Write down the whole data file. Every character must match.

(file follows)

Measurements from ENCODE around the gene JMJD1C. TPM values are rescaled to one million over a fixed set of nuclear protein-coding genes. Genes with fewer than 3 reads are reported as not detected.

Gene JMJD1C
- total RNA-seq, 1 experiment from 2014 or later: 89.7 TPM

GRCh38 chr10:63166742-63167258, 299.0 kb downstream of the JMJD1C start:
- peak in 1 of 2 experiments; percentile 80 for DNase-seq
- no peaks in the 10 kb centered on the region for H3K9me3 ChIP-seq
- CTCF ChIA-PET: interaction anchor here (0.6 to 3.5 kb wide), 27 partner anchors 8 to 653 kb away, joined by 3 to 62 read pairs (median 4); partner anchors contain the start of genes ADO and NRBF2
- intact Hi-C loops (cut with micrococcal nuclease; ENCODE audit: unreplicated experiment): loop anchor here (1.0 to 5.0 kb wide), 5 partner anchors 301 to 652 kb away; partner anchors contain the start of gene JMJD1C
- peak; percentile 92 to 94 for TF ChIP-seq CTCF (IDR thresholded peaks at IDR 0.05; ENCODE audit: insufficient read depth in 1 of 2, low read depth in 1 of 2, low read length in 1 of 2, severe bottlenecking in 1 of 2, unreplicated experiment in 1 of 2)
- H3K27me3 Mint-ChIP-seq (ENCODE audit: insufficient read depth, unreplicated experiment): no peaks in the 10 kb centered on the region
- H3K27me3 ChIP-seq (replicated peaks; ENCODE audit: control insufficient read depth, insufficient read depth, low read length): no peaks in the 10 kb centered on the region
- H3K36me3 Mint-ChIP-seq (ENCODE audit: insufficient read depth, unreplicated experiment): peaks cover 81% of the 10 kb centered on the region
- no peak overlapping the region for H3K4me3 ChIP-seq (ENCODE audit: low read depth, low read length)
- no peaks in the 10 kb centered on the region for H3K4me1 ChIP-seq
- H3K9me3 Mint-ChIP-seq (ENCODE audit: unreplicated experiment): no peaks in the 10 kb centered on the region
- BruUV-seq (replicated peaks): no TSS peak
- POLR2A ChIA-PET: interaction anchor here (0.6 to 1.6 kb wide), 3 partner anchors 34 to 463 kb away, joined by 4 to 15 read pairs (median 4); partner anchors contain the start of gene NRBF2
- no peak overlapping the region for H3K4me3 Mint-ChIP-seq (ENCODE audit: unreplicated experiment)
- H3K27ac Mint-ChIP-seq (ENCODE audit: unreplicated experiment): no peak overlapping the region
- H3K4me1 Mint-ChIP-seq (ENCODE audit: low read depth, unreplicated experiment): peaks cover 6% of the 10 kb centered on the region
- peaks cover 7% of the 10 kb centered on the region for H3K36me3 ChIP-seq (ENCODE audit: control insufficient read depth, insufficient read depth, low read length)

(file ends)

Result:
Measurements from ENCODE around the gene JMJD1C. TPM values are rescaled to one million over a fixed set of nuclear protein-coding genes. Genes with fewer than 3 reads are reported as not detected.

Gene JMJD1C
- total RNA-seq, 1 experiment from 2014 or later: 89.7 TPM

GRCh38 chr10:63166742-63167258, 299.0 kb downstream of the JMJD1C start:
- peak in 1 of 2 experiments; percentile 80 for DNase-seq
- no peaks in the 10 kb centered on the region for H3K9me3 ChIP-seq
- CTCF ChIA-PET: interaction anchor here (0.6 to 3.5 kb wide), 27 partner anchors 8 to 653 kb away, joined by 3 to 62 read pairs (median 4); partner anchors contain the start of genes ADO and NRBF2
- intact Hi-C loops (cut with micrococcal nuclease; ENCODE audit: unreplicated experiment): loop anchor here (1.0 to 5.0 kb wide), 5 partner anchors 301 to 652 kb away; partner anchors contain the start of gene JMJD1C
- peak; percentile 92 to 94 for TF ChIP-seq CTCF (IDR thresholded peaks at IDR 0.05; ENCODE audit: insufficient read depth in 1 of 2, low read depth in 1 of 2, low read length in 1 of 2, severe bottlenecking in 1 of 2, unreplicated experiment in 1 of 2)
- H3K27me3 Mint-ChIP-seq (ENCODE audit: insufficient read depth, unreplicated experiment): no peaks in the 10 kb centered on the region
- H3K27me3 ChIP-seq (replicated peaks; ENCODE audit: control insufficient read depth, insufficient read depth, low read length): no peaks in the 10 kb centered on the region
- H3K36me3 Mint-ChIP-seq (ENCODE audit: insufficient read depth, unreplicated experiment): peaks cover 81% of the 10 kb centered on the region
- no peak overlapping the region for H3K4me3 ChIP-seq (ENCODE audit: low read depth, low read length)
- no peaks in the 10 kb centered on the region for H3K4me1 ChIP-seq
- H3K9me3 Mint-ChIP-seq (ENCODE audit: unreplicated experiment): no peaks in the 10 kb centered on the region
- BruUV-seq (replicated peaks): no TSS peak
- POLR2A ChIA-PET: interaction anchor here (0.6 to 1.6 kb wide), 3 partner anchors 34 to 463 kb away, joined by 4 to 15 read pairs (median 4); partner anchors contain the start of gene NRBF2
- no peak overlapping the region for H3K4me3 Mint-ChIP-seq (ENCODE audit: unreplicated experiment)
- H3K27ac Mint-ChIP-seq (ENCODE audit: unreplicated experiment): no peak overlapping the region
- H3K4me1 Mint-ChIP-seq (ENCODE audit: low read depth, unreplicated experiment): peaks cover 6% of the 10 kb centered on the region
- peaks cover 7% of the 10 kb centered on the region for H3K36me3 ChIP-seq (ENCODE audit: control insufficient read depth, insufficient read depth, low read length)